4.2 Evaluating biodiversity and vulnerability

4.2: Evaluating biodiversity and vulnerability

4.2.1: Identify factors that lead to loss of diversity.

Loss of diversity:
  • Nature hazard: meteor impact and volcanoes
  • Loss of habitat: clearing of rainforest
  • Fragmentation of Habitat: large ecosystem been broken to small ecosystems which cause them to be more vulnerable
  • Pollution: acid rain and climate change
  • overexploitation: affect the environment had been cause by growing human population and introduction of new technologies
  • Introduction of new species: cause old species to be vulnerable
  • Disease: mad cow diseases, can greatly damage the diversity of species
  • Agriculture practices: use of chemicals and genetic engineering

Rate of loss varies from country to country and are depended on:
  • the ecosystem present
  • protection policies
  • environmental viewpoints
  • Stage of economic development

4.2.2: Discuss the perceived vulnerability of tropical rainforests and their relative value in contributing to global biodiversity.

Tropical Rainforest:

  • Located within many developed countries, meaning that it would face more human disturb
  • Very complex structure with high diversity
  • Play an important role in reducing the effects of global warming
  • Having many economic value and demands e.g. timber
  • Due to human destruction, the rainforest need a long time to recover and have poor soils
  • The destruction of rainforest has been regard as a key mobilser of the enivonrmental movement nad green policies

4.2.3: Discuss current estimates of numbers of species and past and present rates of species extinction.
external image MassExtinction.jpg

Mass extiniction: a large proportion of the total nuber of species on Earth wiped out
  • There had been 5 mass extinction with 100 million years interval, some suggested that we are currently in the 6th one, and is caused by human.
  • the total number of species on Earth today remain poorly understood, but is estimated around 5-100 million. However only 1.8 million have been identified.
  • The background extinct rate is 10-100 species per year
  • Human had increase this rate, e.g. in the rainforest, 27000 species is lost annually

  • Asteroids or comet impact
  • Volcanic eruption
  • Earthquakes
  • Turmoil
  • Development of agriculture and clearance of native ecosystems
  • Over-population
  • Invasive species
  • Over-exploitation
  • Pollution
  • Global Warming
File:Extinction intensity.svg
File:Extinction intensity.svg

4.2.4: Describe and explain the factors that may make species more or less prone to extinction.

external image mass-extinction_1077_600x450.jpg

Low Numbers
When population numbers drop to very low they are at risk e.g. Javan rhino
High degree of specialization
Species that have require a highly specialized niche can become endangered if there is environmental change, e.g. Giant Panda
Species with a restricted distribution are more prone to extinction e.g. golden-brown mouse
Reproduction potential
Species that are K-stagiest are most prone to extinction if population are hunted above sustainable yields, e.g. blue whale
Species that are sensitive to the presence of human or disturbance by human prone to extinction, e.g. European otter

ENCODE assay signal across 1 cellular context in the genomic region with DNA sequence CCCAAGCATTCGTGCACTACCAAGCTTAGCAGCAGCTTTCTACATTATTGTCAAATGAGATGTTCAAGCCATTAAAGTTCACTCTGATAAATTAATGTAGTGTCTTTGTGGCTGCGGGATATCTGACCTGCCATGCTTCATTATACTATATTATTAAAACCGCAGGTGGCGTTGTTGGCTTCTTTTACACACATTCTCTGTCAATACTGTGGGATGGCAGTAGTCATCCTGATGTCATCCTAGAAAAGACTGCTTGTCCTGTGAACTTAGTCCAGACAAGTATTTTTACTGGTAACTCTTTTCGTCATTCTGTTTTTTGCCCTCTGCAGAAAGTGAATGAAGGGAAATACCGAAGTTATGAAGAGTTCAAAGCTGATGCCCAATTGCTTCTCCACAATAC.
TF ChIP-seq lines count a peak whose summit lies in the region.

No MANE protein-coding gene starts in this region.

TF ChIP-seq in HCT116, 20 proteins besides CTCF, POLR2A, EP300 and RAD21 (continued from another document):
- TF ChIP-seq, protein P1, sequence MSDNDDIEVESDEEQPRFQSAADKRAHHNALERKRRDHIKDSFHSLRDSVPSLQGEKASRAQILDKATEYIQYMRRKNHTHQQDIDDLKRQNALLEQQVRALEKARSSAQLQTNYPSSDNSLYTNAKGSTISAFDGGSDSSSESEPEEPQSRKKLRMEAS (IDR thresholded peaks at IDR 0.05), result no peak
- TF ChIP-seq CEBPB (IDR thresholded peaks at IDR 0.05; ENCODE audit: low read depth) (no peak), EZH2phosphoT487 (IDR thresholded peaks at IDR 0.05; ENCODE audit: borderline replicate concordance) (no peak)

Trophic level
Species at a high trophic level are more prone to extinction as they naturally exist at low density, requiring more habitat space to survive, e.g. tigers

Outline the factors used to determine a species’ Red List conservation status.

external image conservation_status.png

Red List conservation status
Determine by
  • Total Population Size
  • Change in population Size
  • Numbers of mature individuals
  • Geographic range and degree of fragmentation
  • Habitat quality
  • Area of occupancy
  • Probability of extinction
  1. Extinct
  2. Extinct in Wild
  3. Critically Endangered
  4. Endangered
  5. Vulnerable
  6. Conservation Dependent
  7. Near Threatened
  8. Least Concern
File:IUCN Red List 2007.svg
File:IUCN Red List 2007.svg

http://www.iucnredlist.org/ (Further Reading)

4.2.6: Describe the case histories of three different species: one that has become extinct, another that is critically endangered, and a third species whose conservation status has been improved by intervention.

You can find your own example or use the following

Summary of causes
Socio-Political and Economic Pressures
Consequences to biodiversity
Schomburgk's deer
-Hunting and habitat destruction
-Failed to conserve
-The deer were hunted to be possessed into beautiful antlers
-Habitat destroyed for paddy fields
-Catalyst for the need of conservation of other animals
-Help the establishment of conservation department
Critically endangered
South China tiger
-Habitat degradation and fragmentation
-Low prey density
-Removal of tigers as pests
-Government policy of prompting economic development by transforming forests into farmland
-Reduce of genetic diversity
Previously extinct in the wild
Arabian oryx
-Hunted by their resources
-Reintroduced into the wild through breeding programs

4.2.7: Describe the case history of a natural area of biological significance that is threatened by human activities.

You can find your own example or use the following (which is very brieft)

Case Study: the seasonal evergreen forests of Northern Thailand
Threat: commercial deforestation for resources; clearing of land for crops and easier for hunting; show power and imply ownership of territory; small hill tribes clearance
Consequences: air quality; local extinction of larger mammals and birds due to habitat destruction and hunting pressure, for economical values; disruption of hydrological function